Mongolia is known for its plains and steppes and horse riding tradition, but Hyattsville resident Boe Leslie is traveling to Mongolia in the hopes it will one day be known for ice hockey.
“Our goal is to give both kids and coaches of Mongolia an experience they’ve never had before. To the best of our knowledge, we are the first professional coaches who have come to work locally with kids,” Leslie said.
Leslie, his brother, Nate Leslie, and a small team will travel to Mongolia late February to teach ice hockey, and they plan to make a documentary out of the experience, tentatively entitled “Ice at the End of the Earth.”
The goal, Leslie said, is to help establish ice hockey in a country where the sport has struggled, due to lack of facilities and equipment, despite some dedicated volunteers.
In 2014, Mongolia was ranked 49th — dead last — in the rankings for the International Ice Hockey Federation, the worldwide body governing ice hockey.
“We wanted to do all we could for them and started offering all of our coaching mentorship manuals pro bono to them to help grow the great game of hockey in Mongolia,” Leslie said.
Jeff Halpern of Bethesda, who played for the Washington Capitals from 1999-2006 and again from 2011-2012, said he found out about the proposal last fall. He said ice hockey is a growing sport, but that many countries don’t have the coaching or facilities to support a program.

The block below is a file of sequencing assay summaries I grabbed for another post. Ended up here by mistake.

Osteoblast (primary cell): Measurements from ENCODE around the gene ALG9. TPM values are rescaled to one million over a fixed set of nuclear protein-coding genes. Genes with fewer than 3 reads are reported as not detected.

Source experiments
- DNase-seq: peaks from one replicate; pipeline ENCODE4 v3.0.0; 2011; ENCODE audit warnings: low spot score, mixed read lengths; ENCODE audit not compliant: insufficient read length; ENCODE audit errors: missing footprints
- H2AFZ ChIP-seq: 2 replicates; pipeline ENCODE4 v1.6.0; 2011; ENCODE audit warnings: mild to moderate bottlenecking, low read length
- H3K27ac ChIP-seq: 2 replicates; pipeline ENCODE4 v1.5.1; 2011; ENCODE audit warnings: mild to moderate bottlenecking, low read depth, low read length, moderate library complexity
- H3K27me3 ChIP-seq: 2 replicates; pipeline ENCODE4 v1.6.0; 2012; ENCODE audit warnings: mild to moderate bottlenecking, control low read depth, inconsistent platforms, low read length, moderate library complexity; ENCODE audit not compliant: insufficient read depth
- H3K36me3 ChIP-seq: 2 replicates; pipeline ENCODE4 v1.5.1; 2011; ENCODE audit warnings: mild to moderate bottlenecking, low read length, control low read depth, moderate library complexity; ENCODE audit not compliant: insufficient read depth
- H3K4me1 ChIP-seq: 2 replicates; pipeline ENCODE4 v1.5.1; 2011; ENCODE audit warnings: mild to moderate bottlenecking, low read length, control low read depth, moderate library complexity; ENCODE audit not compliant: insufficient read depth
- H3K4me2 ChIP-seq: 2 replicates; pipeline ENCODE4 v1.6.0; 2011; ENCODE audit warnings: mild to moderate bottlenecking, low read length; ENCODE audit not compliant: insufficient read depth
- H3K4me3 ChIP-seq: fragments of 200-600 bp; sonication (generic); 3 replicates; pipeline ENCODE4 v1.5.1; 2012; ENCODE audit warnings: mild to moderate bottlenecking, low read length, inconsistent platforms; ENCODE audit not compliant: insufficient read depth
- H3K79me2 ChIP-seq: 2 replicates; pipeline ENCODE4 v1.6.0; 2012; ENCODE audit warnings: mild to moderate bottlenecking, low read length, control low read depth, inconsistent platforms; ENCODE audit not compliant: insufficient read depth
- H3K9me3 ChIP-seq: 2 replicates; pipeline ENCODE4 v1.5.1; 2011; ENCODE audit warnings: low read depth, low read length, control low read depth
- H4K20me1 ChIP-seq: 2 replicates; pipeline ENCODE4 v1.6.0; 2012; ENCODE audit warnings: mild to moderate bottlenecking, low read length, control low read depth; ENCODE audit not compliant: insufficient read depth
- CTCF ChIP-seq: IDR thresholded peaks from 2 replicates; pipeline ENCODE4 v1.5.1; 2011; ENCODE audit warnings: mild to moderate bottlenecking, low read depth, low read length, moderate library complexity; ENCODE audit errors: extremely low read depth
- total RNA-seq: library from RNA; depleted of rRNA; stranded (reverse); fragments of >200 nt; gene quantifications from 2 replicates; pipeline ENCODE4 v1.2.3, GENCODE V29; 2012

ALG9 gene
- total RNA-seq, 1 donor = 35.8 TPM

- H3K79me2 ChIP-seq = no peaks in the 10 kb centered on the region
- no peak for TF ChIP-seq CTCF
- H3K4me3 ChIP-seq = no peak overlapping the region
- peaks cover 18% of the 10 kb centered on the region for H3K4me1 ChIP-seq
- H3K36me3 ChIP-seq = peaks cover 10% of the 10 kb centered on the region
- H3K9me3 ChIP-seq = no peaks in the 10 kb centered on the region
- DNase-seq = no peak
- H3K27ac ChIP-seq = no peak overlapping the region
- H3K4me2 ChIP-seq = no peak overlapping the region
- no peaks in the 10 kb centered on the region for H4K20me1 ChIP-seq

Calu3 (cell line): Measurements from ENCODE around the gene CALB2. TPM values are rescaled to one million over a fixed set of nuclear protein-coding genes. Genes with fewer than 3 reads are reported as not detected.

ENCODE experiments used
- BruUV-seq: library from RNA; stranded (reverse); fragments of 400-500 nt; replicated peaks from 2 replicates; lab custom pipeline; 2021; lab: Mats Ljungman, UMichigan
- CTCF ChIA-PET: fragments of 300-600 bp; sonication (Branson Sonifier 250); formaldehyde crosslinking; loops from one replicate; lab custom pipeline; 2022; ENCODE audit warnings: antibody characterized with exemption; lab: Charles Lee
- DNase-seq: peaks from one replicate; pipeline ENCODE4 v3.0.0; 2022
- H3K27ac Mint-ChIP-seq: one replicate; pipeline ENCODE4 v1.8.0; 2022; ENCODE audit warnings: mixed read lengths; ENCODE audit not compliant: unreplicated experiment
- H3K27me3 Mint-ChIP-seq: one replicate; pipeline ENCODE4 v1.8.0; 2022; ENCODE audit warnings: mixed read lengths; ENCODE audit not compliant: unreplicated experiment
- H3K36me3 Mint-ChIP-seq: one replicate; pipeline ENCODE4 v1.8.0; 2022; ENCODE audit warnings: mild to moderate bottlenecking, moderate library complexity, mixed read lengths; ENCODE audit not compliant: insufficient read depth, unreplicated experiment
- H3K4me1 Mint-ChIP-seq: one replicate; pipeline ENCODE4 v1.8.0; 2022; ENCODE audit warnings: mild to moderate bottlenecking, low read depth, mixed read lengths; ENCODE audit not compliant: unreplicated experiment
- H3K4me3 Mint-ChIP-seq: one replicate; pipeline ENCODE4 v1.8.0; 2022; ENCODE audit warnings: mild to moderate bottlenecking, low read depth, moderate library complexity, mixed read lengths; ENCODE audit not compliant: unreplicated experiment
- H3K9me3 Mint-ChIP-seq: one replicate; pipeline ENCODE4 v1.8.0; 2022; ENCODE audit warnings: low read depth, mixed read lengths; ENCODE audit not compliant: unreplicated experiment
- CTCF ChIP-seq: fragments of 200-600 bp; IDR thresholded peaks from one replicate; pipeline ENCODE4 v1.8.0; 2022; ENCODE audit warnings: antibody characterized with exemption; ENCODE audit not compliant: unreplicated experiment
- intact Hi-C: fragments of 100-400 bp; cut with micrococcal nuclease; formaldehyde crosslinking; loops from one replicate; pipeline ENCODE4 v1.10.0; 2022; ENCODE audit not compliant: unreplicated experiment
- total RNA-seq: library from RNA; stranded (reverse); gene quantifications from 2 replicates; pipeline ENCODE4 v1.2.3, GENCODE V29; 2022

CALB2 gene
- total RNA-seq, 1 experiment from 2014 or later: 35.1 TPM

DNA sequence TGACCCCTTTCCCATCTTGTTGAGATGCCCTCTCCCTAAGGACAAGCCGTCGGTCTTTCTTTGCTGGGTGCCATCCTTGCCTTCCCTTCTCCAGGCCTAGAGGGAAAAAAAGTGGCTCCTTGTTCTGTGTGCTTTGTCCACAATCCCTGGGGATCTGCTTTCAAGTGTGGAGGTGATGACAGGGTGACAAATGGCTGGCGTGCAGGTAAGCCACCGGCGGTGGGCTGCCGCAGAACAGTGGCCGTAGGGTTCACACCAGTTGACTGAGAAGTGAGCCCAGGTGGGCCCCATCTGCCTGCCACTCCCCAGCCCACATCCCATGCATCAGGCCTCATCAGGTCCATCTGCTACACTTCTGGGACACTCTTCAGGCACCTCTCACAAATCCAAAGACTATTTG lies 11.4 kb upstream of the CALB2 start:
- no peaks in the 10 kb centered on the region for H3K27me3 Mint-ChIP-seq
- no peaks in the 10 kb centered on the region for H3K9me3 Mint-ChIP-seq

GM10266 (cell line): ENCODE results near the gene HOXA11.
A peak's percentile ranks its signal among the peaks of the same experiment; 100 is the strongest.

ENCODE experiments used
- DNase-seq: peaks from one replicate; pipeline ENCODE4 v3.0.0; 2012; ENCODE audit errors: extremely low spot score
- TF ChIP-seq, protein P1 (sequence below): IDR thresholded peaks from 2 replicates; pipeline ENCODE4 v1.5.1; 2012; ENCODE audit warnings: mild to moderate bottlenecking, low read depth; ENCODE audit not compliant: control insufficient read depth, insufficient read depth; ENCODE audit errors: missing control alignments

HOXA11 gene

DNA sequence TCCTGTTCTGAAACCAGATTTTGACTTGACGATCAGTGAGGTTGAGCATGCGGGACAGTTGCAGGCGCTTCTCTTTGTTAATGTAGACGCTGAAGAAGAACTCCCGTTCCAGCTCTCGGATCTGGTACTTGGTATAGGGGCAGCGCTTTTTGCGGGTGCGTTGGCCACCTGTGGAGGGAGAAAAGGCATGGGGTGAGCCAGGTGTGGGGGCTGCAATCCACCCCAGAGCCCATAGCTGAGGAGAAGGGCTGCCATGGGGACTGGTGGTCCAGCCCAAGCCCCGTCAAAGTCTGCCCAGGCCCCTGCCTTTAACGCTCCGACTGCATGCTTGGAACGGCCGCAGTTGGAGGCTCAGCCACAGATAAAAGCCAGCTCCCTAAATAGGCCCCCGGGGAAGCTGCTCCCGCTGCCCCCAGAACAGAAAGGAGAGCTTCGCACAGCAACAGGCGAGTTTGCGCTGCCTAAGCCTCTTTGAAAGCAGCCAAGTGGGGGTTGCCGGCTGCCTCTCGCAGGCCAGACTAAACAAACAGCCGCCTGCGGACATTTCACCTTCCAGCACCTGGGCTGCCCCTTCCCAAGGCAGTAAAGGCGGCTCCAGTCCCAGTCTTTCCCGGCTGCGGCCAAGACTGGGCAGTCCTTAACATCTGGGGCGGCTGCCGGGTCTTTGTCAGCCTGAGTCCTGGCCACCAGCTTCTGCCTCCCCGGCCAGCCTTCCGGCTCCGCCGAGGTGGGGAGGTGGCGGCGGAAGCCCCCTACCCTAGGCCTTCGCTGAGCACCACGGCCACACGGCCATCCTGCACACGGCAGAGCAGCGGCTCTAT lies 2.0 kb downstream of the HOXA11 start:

“I think that when you’re able to reach another part of the world with a new sport, it’s a very special opportunity,” Halpern said.
Leslie said he and his brother, both former professional hockey players, were contacted by the president of Mongolia’s ice hockey federation, Purevdavaa “Pujee” Choijiljav, regarding online training materials.
Leslie and his brother began a $20,000 Kickstarter campaign online to raise funds and equipment for a trip to Mongolia, to hold an ice hockey camp for children and coaches, as well as to pay for a cameraman and film editor. The group has raised $23,000.
“We thought the documentary would be an ideal way of making people aware of what is going on in a remote part of the world,” Leslie said.
Hudson Akarlilar, 8, of New York and his mother, who know Leslie through his hockey camps, have begun their own campaign to raise hockey supplies and funds for the project.
“We thought, given that we have so much exposure to hockey here, why don’t we ask if people have equipment to donate?” said Tracei Akarlilar, adding they have received supplies and funding from hockey groups in their area. “We have been so pleasantly surprised by the response we’ve received. It’s been absolutely amazing.”
Leslie said his group will leave in late February, where they will run a one-week camp after school and on the weekend for children ages eight to 17 and mentorship for coaches.
He said he hopes the experience will help Mongolia further develop the sport.
“We hope we can share our love and compassion for the game and pass on that love as well,” Leslie said. “We also want to work with their local coaches and help them develop their program as well.”
To learn more about the project, or to donate, visit online www.lgsportsamerica.com.